For Orioles reliever Terry Mathews, the crisis has passed.
By regaining the control that abandoned him so suddenly, Mathews has let go of a 50-pound bag of frustration. He's throwing strikes again, a comforting feeling for a pitcher who not long ago couldn't find home plate with a compass and magnifying glass.
Coming off Thursday's dusting of the Toronto Blue Jays, Mathews has allowed one run in his last eight appearances spanning seven innings. He's walked four and shaved his ERA to 4.00, the lowest it's been since May 25.
That date coincided with the beginning of a nagging stretch for the Louisiana native. He faced five Cleveland batters in the sixth inning and retired none, walking four, giving up a hit and being charged with two runs.
It never grew worse than that, but it took some time to get better. In his next appearance two nights later in New York, Mathews allowed two runs on a hit and two walks in two-thirds of an inning. He threw 26 pitches, few of them where he was hoping.
He didn't enter another game until June 4, again vs. the Yankees. And again, his stint was short and shaky. Replacing starter Mike Mussina with one out in the seventh and the Orioles leading 5-0, Mathews walked one batter and gave up a hit to the other before being removed for Jesse Orosco. He was charged with two of the Yankees' five runs in the inning, and his ERA rose to 4.95.
It's gradually been coming down ever since. And it's no mystery why.
"It just comes from getting back to throwing the ball like I'm capable, going out there and not walking guys," he said. "Even when I was giving up runs, it wasn't from being hit around the park. It was giving up walks, and when you do that, you never give yourself a chance. And with the defense we have, if you let them put the ball in play, our infield's going to catch it, and we have guys in the outfield who can run the ball down in the gaps. You're just beating up on yourself if you don't go out there and throw strikes."
Since May 17, Mathews hasn't gone more than 1 1/3 innings in any appearance.
"Davey [Johnson] did a great job of getting him to the point where he stayed in for one or two hitters, then get him right out of there and go into the next day on a positive," said pitching coach Ray Miller.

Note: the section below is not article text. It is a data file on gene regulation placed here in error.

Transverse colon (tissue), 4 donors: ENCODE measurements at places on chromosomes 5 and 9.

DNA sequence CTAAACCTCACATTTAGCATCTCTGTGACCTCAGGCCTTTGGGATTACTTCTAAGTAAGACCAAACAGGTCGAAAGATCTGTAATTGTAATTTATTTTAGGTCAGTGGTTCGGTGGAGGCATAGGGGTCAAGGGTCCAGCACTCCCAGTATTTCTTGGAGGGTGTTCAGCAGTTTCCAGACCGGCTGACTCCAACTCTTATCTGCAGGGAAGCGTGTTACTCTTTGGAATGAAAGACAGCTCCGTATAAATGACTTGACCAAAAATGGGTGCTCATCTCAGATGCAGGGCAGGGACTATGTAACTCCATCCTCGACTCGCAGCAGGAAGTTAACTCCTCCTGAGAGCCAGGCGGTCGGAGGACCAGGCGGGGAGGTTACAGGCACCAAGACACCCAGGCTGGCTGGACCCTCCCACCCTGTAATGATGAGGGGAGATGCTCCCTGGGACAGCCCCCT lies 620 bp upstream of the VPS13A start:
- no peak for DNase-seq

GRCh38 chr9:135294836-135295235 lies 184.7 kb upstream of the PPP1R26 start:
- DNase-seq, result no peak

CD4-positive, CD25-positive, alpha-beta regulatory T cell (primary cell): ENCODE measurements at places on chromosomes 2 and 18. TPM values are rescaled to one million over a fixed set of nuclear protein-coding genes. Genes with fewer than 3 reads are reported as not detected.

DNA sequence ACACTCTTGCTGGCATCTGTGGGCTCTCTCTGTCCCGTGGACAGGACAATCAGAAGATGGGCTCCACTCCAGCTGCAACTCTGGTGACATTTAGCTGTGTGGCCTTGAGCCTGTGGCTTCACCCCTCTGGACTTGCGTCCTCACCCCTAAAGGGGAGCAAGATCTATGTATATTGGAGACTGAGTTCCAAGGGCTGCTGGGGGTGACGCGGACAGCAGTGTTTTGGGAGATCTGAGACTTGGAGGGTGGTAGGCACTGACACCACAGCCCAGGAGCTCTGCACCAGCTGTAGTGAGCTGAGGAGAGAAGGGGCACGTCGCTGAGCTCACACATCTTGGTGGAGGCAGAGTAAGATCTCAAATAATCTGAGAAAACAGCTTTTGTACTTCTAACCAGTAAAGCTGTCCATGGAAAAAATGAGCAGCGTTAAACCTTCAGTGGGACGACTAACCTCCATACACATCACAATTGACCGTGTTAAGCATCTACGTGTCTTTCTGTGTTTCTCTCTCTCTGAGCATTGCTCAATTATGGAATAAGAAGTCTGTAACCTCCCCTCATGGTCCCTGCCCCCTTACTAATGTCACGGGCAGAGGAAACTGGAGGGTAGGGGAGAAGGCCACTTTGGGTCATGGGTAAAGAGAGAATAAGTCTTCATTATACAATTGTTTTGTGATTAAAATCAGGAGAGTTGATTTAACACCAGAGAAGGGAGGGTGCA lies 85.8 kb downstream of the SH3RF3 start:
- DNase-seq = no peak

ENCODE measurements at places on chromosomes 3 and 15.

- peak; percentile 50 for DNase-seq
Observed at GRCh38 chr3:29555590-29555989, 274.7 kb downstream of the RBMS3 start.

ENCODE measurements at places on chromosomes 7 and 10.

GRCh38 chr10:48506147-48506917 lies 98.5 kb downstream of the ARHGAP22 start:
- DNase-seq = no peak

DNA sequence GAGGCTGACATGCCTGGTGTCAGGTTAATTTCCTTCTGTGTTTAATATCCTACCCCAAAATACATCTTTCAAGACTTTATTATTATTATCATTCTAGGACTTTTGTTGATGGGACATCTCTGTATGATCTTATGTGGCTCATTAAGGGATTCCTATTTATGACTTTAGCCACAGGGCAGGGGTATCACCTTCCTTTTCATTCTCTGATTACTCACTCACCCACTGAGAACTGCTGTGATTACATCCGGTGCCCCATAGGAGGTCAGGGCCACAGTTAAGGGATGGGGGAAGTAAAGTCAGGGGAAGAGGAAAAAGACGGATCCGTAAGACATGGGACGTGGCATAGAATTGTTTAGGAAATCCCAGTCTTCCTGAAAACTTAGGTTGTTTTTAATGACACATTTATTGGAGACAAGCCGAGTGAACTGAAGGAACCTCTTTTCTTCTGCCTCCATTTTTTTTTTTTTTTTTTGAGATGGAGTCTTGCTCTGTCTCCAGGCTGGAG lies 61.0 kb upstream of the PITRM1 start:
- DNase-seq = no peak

"He's a very good pitcher and he hit a rough spot there, got a little out of whack. Sometimes that happens when they hit a couple good pitches and you overthrow, and the next thing you know, you don't know where you stand."
Can there be a more helpless feeling for a pitcher than trying unsuccessfully to zero in on a dancing plate? It was something Mathews, in his first full season with the Orioles, hadn't been accustomed to because any wildness he had experienced in the past was confined to within the strike zone.
"You give up a few more hits or home runs that way, but I had never had a stint where I just couldn't throw the ball over," he said. "Our starters were going so deep in every game and I didn't take the right approach as far as making sure I got enough work on the side.
"Being a late-inning guy, you never know when to get up and get a real good workout in, and I wound up putting myself in a spot where I let my mechanics get kind of lax, and being a little too strong so the feel for my pitches wasn't there. Then it went from a mental game where I started worrying too much about it.
"It's the worst feeling in the world. You know everybody in the stands are up there going, 'Why won't this guy throw a strike?' And you're out there asking the same thing."
Even with his past difficulties, Mathews has permitted only six of 23 inherited runners to score, and batters are 3-for-25 (.120) against him with men in scoring position, eighth-best in the American League. Overall, teams are 19-for-98 (.194) against the right-hander, placing him fourth in the AL.
He pitched the ninth inning of Thursday night's 3-0 loss to Toronto, striking out the first two batters and retiring the third on a tapper to the mound.
"That's just going out and being aggressive in the strike zone," he said.
That's being able to locate it.
Pub Date: 6/29/97